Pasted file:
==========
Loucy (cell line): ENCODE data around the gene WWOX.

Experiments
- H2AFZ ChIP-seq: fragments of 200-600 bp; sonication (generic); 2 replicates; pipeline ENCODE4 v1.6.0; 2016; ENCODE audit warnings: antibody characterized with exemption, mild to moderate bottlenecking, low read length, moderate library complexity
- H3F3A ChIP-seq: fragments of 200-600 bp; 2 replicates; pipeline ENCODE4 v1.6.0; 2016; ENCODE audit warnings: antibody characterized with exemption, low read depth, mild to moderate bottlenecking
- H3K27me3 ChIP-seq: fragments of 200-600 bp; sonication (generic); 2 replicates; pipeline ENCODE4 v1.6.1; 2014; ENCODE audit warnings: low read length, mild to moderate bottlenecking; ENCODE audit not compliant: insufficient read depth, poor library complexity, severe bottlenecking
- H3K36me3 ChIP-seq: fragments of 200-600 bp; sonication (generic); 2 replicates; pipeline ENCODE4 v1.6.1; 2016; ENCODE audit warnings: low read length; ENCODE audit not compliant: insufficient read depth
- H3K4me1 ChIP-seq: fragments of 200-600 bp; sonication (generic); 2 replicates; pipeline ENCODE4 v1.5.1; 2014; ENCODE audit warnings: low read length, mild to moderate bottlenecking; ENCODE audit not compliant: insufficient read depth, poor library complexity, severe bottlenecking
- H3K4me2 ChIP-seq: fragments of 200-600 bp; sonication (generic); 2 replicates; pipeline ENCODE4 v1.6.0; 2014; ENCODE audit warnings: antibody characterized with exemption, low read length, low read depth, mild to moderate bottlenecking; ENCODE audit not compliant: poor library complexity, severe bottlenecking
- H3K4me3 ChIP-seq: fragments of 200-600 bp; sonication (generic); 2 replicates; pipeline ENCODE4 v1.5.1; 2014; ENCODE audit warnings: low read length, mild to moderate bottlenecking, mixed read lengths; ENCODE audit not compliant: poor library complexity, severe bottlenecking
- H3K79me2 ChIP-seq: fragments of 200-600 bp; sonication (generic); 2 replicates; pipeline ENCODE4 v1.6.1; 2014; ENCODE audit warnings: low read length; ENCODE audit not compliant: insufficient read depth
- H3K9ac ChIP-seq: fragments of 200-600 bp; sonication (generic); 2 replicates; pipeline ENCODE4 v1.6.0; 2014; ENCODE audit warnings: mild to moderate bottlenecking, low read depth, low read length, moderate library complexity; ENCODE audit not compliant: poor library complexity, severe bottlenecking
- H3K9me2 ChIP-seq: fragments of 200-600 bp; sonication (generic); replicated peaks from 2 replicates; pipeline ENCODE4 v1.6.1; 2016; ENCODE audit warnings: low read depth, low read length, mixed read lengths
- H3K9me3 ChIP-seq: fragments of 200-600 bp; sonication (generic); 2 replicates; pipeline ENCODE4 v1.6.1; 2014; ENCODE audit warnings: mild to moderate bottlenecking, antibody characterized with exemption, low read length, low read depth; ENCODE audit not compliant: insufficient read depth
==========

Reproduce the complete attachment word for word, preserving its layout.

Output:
Loucy (cell line): ENCODE data around the gene WWOX.

Experiments
- H2AFZ ChIP-seq: fragments of 200-600 bp; sonication (generic); 2 replicates; pipeline ENCODE4 v1.6.0; 2016; ENCODE audit warnings: antibody characterized with exemption, mild to moderate bottlenecking, low read length, moderate library complexity
- H3F3A ChIP-seq: fragments of 200-600 bp; 2 replicates; pipeline ENCODE4 v1.6.0; 2016; ENCODE audit warnings: antibody characterized with exemption, low read depth, mild to moderate bottlenecking
- H3K27me3 ChIP-seq: fragments of 200-600 bp; sonication (generic); 2 replicates; pipeline ENCODE4 v1.6.1; 2014; ENCODE audit warnings: low read length, mild to moderate bottlenecking; ENCODE audit not compliant: insufficient read depth, poor library complexity, severe bottlenecking
- H3K36me3 ChIP-seq: fragments of 200-600 bp; sonication (generic); 2 replicates; pipeline ENCODE4 v1.6.1; 2016; ENCODE audit warnings: low read length; ENCODE audit not compliant: insufficient read depth
- H3K4me1 ChIP-seq: fragments of 200-600 bp; sonication (generic); 2 replicates; pipeline ENCODE4 v1.5.1; 2014; ENCODE audit warnings: low read length, mild to moderate bottlenecking; ENCODE audit not compliant: insufficient read depth, poor library complexity, severe bottlenecking
- H3K4me2 ChIP-seq: fragments of 200-600 bp; sonication (generic); 2 replicates; pipeline ENCODE4 v1.6.0; 2014; ENCODE audit warnings: antibody characterized with exemption, low read length, low read depth, mild to moderate bottlenecking; ENCODE audit not compliant: poor library complexity, severe bottlenecking
- H3K4me3 ChIP-seq: fragments of 200-600 bp; sonication (generic); 2 replicates; pipeline ENCODE4 v1.5.1; 2014; ENCODE audit warnings: low read length, mild to moderate bottlenecking, mixed read lengths; ENCODE audit not compliant: poor library complexity, severe bottlenecking
- H3K79me2 ChIP-seq: fragments of 200-600 bp; sonication (generic); 2 replicates; pipeline ENCODE4 v1.6.1; 2014; ENCODE audit warnings: low read length; ENCODE audit not compliant: insufficient read depth
- H3K9ac ChIP-seq: fragments of 200-600 bp; sonication (generic); 2 replicates; pipeline ENCODE4 v1.6.0; 2014; ENCODE audit warnings: mild to moderate bottlenecking, low read depth, low read length, moderate library complexity; ENCODE audit not compliant: poor library complexity, severe bottlenecking
- H3K9me2 ChIP-seq: fragments of 200-600 bp; sonication (generic); replicated peaks from 2 replicates; pipeline ENCODE4 v1.6.1; 2016; ENCODE audit warnings: low read depth, low read length, mixed read lengths
- H3K9me3 ChIP-seq: fragments of 200-600 bp; sonication (generic); 2 replicates; pipeline ENCODE4 v1.6.1; 2014; ENCODE audit warnings: mild to moderate bottlenecking, antibody characterized with exemption, low read length, low read depth; ENCODE audit not compliant: insufficient read depth